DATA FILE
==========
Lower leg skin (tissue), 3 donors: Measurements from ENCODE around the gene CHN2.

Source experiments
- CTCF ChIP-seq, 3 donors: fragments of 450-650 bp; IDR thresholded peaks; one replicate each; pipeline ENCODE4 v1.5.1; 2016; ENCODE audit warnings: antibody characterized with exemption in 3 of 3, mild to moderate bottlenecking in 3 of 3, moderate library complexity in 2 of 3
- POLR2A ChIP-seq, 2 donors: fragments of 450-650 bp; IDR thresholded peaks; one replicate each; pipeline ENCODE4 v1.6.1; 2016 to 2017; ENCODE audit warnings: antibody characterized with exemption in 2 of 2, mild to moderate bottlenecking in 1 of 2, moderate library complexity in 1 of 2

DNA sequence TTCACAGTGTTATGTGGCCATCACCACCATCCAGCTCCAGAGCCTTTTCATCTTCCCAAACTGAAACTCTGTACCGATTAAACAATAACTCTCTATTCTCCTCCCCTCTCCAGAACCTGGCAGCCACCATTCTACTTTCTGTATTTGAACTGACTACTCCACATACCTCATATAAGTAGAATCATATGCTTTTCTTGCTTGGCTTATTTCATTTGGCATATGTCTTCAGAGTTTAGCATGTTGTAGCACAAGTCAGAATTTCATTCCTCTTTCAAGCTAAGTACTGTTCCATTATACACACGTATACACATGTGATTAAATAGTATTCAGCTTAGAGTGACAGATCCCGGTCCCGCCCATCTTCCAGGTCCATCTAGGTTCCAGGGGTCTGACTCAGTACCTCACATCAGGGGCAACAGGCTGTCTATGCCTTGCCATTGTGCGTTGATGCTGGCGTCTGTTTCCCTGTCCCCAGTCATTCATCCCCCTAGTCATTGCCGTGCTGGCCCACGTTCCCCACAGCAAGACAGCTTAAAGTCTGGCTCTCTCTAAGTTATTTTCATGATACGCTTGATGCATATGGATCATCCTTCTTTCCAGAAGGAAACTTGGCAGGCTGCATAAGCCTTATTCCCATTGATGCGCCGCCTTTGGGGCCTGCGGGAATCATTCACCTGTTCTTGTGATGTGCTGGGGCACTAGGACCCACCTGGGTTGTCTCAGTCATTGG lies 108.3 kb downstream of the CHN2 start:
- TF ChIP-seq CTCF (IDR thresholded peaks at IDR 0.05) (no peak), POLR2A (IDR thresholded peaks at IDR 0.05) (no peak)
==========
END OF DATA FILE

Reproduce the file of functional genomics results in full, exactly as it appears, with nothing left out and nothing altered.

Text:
Lower leg skin (tissue), 3 donors: Measurements from ENCODE around the gene CHN2.

Source experiments
- CTCF ChIP-seq, 3 donors: fragments of 450-650 bp; IDR thresholded peaks; one replicate each; pipeline ENCODE4 v1.5.1; 2016; ENCODE audit warnings: antibody characterized with exemption in 3 of 3, mild to moderate bottlenecking in 3 of 3, moderate library complexity in 2 of 3
- POLR2A ChIP-seq, 2 donors: fragments of 450-650 bp; IDR thresholded peaks; one replicate each; pipeline ENCODE4 v1.6.1; 2016 to 2017; ENCODE audit warnings: antibody characterized with exemption in 2 of 2, mild to moderate bottlenecking in 1 of 2, moderate library complexity in 1 of 2

DNA sequence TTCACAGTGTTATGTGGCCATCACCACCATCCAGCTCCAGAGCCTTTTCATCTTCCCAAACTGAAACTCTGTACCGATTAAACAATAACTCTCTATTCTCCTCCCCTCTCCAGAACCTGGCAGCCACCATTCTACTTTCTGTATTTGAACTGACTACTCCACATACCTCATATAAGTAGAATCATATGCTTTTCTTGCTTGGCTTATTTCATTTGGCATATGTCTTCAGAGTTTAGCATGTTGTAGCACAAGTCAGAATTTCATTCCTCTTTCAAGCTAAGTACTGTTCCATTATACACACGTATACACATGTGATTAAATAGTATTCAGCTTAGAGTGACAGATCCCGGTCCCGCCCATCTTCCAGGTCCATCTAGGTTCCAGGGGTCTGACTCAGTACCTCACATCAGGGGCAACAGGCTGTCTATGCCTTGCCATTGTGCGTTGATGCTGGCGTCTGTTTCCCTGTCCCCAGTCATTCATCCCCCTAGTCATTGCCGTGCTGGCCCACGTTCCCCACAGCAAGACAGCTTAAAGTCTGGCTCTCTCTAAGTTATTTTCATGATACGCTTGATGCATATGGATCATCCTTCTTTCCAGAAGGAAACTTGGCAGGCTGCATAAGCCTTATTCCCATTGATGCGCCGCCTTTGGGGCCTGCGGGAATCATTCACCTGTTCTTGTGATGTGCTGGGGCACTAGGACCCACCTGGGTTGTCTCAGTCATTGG lies 108.3 kb downstream of the CHN2 start:
- TF ChIP-seq CTCF (IDR thresholded peaks at IDR 0.05) (no peak), POLR2A (IDR thresholded peaks at IDR 0.05) (no peak)